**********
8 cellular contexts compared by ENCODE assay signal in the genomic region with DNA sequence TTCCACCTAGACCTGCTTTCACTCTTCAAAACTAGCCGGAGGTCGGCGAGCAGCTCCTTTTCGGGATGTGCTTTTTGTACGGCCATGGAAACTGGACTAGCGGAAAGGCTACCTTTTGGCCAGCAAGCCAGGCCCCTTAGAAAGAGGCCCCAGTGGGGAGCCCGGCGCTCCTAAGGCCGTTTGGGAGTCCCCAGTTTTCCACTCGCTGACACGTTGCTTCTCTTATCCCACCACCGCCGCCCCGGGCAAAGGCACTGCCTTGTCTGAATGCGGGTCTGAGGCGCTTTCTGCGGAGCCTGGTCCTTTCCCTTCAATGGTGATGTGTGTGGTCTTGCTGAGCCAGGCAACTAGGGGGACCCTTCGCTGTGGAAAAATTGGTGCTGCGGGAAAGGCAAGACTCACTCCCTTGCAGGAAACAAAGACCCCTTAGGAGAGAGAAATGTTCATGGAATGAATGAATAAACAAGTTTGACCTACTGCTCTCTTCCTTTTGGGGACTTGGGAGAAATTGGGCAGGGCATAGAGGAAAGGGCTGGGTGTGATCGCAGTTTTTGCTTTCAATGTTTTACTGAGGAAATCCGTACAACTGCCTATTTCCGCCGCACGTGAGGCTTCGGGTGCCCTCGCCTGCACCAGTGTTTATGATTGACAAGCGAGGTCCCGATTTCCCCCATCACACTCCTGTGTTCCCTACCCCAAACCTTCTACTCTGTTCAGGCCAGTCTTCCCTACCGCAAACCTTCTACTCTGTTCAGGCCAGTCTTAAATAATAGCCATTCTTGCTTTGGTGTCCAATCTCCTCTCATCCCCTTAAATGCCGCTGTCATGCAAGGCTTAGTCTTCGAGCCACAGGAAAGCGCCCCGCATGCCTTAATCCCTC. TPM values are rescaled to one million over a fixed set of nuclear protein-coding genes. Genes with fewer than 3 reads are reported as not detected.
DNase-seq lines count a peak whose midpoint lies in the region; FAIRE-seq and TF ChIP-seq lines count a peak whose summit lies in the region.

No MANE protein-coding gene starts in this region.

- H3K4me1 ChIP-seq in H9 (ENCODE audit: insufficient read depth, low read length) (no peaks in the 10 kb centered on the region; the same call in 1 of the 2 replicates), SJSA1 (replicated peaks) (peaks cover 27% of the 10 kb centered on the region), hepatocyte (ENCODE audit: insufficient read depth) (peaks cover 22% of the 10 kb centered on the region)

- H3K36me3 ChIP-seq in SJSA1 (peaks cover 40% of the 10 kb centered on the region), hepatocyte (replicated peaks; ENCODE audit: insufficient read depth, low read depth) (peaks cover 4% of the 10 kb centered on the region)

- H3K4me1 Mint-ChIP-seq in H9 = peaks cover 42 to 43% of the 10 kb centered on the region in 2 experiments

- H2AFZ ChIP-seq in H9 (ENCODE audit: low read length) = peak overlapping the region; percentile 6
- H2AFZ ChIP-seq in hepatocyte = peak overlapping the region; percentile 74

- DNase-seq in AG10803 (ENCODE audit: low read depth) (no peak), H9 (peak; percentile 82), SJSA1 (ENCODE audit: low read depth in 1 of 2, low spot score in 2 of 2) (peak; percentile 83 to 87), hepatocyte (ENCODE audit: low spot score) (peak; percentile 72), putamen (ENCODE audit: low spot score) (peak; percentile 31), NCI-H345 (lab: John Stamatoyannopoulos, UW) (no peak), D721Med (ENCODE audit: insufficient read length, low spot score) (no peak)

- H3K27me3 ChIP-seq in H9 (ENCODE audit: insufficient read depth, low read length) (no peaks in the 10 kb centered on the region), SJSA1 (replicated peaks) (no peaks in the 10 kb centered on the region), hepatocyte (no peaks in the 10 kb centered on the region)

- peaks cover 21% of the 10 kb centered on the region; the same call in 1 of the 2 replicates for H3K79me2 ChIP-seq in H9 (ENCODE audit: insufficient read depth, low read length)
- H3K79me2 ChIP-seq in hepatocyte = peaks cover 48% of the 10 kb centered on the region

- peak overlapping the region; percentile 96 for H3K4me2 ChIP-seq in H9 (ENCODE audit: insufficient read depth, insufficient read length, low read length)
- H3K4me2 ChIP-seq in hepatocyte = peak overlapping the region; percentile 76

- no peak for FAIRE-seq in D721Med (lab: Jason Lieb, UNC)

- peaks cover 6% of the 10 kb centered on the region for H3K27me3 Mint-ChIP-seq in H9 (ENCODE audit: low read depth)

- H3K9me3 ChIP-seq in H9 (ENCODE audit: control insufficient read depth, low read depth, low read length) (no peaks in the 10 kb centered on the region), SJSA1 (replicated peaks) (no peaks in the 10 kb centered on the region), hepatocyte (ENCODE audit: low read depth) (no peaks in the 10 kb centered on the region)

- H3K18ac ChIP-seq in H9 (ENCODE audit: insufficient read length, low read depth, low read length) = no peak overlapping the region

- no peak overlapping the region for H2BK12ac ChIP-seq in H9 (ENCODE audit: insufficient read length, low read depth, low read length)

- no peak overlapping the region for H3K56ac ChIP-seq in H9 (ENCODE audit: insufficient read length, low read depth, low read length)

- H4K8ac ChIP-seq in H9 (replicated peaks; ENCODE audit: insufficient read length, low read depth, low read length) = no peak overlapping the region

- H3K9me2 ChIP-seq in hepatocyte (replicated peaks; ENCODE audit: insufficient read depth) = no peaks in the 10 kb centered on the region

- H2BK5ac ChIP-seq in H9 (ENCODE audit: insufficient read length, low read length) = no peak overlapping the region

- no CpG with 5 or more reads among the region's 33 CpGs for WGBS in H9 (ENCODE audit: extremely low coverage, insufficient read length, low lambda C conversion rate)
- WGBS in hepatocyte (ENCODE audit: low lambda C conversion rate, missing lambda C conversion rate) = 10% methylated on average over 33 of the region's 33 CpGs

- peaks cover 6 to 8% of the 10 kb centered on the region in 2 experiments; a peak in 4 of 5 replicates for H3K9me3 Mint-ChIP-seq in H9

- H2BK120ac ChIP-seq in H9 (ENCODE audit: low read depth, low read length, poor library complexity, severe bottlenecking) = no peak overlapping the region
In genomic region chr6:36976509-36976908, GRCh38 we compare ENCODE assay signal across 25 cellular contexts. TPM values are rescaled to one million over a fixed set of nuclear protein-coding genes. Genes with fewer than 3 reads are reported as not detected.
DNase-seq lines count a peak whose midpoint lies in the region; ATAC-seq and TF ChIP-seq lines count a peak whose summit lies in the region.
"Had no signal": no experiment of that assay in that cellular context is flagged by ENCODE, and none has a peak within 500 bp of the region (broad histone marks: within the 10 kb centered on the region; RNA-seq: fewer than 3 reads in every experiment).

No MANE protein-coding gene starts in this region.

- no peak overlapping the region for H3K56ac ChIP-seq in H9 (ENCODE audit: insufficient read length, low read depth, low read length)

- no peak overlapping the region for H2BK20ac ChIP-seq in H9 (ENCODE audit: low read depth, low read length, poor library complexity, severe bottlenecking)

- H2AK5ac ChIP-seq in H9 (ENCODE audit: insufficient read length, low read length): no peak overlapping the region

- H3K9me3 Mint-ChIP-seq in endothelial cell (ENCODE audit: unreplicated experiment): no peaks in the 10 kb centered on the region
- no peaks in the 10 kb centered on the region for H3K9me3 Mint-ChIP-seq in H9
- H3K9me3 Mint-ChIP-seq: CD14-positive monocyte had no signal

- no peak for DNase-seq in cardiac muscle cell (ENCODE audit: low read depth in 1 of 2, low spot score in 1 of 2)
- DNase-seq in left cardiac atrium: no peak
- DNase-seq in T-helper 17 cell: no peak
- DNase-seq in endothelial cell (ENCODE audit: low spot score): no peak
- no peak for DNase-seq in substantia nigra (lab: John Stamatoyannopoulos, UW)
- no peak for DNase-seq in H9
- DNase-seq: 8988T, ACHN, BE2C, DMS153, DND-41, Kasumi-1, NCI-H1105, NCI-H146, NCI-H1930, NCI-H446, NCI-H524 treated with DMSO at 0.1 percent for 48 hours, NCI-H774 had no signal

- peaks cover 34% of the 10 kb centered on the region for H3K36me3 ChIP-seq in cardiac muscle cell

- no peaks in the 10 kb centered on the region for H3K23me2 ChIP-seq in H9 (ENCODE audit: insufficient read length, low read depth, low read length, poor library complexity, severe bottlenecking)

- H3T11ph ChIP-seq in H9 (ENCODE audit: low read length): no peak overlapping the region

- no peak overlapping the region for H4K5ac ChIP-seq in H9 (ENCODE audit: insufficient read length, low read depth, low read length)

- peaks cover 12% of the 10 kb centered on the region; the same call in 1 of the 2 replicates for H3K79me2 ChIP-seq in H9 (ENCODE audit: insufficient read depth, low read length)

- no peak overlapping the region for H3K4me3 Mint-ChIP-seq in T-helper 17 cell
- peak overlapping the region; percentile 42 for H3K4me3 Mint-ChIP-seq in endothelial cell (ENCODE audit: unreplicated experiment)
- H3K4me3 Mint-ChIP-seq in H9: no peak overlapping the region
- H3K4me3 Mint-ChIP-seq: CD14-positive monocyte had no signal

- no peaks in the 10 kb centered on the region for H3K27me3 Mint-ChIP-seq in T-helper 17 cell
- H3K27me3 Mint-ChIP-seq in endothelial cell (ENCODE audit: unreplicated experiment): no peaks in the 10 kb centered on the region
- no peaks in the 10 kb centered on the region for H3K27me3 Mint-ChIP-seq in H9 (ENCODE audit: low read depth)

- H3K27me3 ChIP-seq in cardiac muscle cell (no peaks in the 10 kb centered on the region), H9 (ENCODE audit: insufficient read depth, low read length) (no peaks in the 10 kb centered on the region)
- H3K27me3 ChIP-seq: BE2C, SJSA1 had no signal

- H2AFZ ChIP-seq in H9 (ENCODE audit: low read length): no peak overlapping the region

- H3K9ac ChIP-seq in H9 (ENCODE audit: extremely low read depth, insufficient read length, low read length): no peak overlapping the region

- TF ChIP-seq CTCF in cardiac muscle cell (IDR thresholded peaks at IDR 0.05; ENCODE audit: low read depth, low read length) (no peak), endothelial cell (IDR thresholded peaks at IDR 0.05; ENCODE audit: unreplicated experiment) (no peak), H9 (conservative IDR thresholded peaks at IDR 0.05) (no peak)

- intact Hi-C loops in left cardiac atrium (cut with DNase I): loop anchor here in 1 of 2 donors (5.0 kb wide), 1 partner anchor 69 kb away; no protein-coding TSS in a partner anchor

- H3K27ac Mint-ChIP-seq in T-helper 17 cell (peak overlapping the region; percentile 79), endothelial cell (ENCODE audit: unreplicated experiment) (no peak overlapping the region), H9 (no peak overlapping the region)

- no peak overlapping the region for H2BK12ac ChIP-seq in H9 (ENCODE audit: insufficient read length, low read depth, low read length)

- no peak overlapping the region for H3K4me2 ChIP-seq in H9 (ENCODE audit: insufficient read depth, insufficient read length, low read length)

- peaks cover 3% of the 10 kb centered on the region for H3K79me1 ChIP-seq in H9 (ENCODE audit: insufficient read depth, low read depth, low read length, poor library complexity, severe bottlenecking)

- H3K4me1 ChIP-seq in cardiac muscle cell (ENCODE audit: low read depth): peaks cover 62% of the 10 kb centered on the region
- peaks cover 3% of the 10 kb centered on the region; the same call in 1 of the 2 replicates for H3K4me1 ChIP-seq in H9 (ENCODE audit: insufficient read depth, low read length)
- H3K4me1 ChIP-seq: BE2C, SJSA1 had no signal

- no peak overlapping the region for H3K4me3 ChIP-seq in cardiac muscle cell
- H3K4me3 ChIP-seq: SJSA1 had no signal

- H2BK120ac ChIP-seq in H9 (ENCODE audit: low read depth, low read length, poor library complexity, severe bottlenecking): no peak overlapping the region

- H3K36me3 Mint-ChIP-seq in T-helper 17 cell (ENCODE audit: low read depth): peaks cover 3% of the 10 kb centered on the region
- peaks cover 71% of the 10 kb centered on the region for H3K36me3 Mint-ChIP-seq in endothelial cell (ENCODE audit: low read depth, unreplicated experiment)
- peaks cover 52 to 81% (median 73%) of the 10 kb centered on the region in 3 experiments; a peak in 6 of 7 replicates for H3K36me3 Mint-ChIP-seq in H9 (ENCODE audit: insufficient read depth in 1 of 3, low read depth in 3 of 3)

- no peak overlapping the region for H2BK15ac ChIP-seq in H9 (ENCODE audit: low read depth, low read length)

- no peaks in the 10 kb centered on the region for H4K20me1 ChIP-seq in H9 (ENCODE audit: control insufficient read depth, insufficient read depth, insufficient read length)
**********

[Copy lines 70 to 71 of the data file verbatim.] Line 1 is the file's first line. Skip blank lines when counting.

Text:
- no peak overlapping the region for H3K4me3 ChIP-seq in cardiac muscle cell
- H3K4me3 ChIP-seq: SJSA1 had no signal